[Bytes 12-15] unsigned long (UInt32) Null
Always 0x00000000 (confirmed).
[Bytes 16-17] unsigned short (UInt16) TextRecordId1 (confirmed)
A valid textRecordId from the quest's QRC file, or 0x0000.
If a valid textRecordId, this Npc will have an entry in the "Tell Me About" conversation topic list.
[Bytes 18-19] unsigned short (UInt16) TextRecordId2 (confirmed)
A valid textRecordId from the quest's QRC file, or 0x0000.
If a valid textRecordId, this Npc will have an entry in the "Tell Me About" conversation topic list.

Locations Section[edit]

This Section describes all the locations which are required for the quest. This includes everything from Taverns and Houses inside towns (same or different), to Dungeons and Shrines and Covens.

[sectionOffset[4] - 0x18 Bytes per record]
[Byte 0] unsigned char (UInt8) LocationIndex (confirmed)
This is the index number of the location, by which other sections of the file will refer to this Location.
Valid value range is 0x00-fd (0 through 253). (confirmed)
[Bytes 1-2] unsigned short (UInt16) Null
Always 0x0000 (confirmed)
[Byte 3] unsigned char (UInt8) GeneralLocation
This field specifies the overland map locale for the Location record.
Valid (observed) values are from 0x00 through 0x02.
If 0x02, this location is outside of the current town (a Dungeon, or another Town).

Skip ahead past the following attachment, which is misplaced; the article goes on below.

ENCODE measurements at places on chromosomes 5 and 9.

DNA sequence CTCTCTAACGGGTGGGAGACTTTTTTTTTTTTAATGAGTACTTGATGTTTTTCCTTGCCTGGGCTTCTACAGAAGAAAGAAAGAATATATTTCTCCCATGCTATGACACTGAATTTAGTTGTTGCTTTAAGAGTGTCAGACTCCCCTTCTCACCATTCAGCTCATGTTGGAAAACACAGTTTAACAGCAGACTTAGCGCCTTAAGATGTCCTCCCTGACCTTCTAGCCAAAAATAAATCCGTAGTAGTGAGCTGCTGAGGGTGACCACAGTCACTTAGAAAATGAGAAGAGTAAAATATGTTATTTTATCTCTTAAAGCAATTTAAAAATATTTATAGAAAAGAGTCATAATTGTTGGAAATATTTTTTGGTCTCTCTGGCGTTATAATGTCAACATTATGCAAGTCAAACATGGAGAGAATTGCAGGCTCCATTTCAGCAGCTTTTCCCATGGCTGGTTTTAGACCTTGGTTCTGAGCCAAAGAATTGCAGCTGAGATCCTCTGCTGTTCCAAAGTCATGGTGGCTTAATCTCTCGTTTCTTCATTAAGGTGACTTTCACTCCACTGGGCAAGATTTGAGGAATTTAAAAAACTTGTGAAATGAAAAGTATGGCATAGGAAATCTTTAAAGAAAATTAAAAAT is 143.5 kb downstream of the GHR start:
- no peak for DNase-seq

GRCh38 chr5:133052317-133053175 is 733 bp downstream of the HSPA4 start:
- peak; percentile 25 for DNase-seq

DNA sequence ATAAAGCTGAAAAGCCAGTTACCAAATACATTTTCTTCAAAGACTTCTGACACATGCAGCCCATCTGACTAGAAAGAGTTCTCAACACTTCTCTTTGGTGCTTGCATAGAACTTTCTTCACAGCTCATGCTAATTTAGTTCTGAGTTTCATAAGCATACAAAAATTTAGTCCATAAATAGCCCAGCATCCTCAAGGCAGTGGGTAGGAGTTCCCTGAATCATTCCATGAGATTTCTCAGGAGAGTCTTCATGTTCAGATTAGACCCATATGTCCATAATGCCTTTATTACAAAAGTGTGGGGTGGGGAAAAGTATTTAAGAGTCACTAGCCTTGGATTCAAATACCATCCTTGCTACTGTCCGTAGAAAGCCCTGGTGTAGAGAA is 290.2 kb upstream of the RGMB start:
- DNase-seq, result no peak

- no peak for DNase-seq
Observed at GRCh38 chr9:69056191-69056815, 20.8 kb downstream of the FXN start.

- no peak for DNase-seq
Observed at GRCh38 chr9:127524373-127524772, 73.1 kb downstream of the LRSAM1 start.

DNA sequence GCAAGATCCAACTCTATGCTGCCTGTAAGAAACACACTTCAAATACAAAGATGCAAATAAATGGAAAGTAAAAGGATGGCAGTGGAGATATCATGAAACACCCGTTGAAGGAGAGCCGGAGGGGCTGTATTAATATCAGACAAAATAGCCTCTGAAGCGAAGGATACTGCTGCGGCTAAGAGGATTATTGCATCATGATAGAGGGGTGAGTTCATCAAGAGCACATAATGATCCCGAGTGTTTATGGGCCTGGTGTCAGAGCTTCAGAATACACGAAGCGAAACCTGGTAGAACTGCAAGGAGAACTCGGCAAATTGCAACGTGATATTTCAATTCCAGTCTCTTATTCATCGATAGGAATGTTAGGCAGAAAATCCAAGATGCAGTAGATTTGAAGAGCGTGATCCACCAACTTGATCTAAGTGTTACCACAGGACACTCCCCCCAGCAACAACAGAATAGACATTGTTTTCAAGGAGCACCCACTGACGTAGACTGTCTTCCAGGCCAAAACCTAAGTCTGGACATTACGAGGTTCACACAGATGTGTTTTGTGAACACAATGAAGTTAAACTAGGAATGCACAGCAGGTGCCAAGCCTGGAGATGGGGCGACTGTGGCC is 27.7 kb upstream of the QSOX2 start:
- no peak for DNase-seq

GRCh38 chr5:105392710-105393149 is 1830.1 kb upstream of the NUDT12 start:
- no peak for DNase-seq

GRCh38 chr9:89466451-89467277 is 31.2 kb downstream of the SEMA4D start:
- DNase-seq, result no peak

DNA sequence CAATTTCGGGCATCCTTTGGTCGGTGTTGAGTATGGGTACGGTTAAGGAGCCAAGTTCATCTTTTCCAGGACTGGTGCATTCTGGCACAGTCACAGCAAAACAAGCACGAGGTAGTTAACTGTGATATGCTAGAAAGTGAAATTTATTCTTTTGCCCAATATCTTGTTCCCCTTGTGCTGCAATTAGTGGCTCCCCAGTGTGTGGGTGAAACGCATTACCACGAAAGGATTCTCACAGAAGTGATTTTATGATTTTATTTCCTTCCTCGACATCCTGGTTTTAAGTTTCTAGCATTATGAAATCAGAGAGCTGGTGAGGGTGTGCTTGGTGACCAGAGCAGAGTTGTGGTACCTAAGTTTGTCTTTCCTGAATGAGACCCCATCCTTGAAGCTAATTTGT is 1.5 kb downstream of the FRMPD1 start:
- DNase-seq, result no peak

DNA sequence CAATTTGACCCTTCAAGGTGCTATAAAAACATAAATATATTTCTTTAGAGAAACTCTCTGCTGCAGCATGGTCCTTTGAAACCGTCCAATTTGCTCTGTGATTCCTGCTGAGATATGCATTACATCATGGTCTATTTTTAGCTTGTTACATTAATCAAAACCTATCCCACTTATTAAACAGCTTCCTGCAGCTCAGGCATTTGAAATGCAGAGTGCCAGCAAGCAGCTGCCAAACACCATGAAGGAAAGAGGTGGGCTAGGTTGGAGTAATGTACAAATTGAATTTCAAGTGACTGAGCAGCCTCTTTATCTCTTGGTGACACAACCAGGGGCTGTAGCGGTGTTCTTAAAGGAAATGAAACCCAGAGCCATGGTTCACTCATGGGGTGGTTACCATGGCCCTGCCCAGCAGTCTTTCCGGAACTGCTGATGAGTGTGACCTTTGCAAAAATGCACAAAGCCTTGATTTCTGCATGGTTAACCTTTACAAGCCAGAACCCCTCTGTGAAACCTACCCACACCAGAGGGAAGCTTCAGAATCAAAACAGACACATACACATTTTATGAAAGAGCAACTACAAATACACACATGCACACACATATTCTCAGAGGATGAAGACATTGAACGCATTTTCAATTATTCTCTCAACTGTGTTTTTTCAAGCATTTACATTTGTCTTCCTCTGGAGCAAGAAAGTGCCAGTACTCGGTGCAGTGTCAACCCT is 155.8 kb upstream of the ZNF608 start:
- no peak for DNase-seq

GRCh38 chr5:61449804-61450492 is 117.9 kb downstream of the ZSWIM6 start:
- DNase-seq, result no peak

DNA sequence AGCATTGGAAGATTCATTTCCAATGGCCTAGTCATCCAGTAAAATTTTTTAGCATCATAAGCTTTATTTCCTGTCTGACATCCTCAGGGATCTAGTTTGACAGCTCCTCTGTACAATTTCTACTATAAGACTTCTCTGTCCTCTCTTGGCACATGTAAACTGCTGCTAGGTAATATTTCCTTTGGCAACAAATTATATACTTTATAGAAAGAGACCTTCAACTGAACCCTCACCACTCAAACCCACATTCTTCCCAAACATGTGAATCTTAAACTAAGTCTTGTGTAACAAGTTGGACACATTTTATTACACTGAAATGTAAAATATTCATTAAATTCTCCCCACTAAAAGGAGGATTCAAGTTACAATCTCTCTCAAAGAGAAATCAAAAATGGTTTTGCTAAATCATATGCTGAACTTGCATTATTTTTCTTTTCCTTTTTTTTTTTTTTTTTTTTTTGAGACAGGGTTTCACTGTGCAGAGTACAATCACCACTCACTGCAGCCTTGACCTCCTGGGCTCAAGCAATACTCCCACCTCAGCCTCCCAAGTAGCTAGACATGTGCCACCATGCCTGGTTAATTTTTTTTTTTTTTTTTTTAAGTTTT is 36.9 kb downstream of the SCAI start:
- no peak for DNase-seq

If 0x01, this location is inside the current town (such as found in the "Kill the monster in the house" quest).
If the value is 0x00, then this location is a specific (not pseudo-random) Location (the storyline quests follow this pattern).
[Bytes 4-5] unsigned short (UInt16) FineLocation
This field is related to the previous, where this determines the Location within the town map.
Valid values range from 0x0000-0x0001, and 0xc300-0xc3ff.
If the value is 0x0000, then the location is a building within a town. (confirmed)
If the value is 0x0001, then the location is a Dungeon. (confirmed)
If the value is in the range 0xc300-0xc3ff, then the Location is a specific place in the game which most likely corresponds with an entry within MAPS.BSA.
Only the storyline quests have values within the range 0xc3-ff. (confirmed)